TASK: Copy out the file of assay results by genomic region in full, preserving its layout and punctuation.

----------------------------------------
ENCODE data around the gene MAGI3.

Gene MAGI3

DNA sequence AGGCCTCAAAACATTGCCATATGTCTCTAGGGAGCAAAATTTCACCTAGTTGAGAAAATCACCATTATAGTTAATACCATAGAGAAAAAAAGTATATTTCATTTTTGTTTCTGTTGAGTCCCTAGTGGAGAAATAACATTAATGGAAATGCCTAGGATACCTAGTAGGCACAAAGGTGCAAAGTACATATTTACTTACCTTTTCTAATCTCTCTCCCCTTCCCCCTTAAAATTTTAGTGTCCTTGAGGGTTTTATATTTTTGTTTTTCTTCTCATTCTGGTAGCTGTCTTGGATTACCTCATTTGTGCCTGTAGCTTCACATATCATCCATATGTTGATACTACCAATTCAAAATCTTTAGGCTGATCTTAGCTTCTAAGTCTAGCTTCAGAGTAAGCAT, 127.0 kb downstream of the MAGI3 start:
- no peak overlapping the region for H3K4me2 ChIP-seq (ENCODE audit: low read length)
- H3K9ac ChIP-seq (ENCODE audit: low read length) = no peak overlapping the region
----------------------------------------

ENCODE data around the gene MAGI3.

Gene MAGI3

DNA sequence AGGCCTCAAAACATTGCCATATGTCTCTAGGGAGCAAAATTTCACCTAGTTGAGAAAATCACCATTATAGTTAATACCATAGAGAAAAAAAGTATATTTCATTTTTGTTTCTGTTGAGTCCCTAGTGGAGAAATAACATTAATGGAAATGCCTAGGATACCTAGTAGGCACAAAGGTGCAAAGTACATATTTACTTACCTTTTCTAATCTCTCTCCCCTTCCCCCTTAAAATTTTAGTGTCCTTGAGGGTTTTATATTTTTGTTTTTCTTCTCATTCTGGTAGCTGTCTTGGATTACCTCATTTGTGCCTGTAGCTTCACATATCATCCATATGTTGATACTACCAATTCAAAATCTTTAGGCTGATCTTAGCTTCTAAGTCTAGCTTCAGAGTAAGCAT, 127.0 kb downstream of the MAGI3 start:
- no peak overlapping the region for H3K4me2 ChIP-seq (ENCODE audit: low read length)
- H3K9ac ChIP-seq (ENCODE audit: low read length) = no peak overlapping the region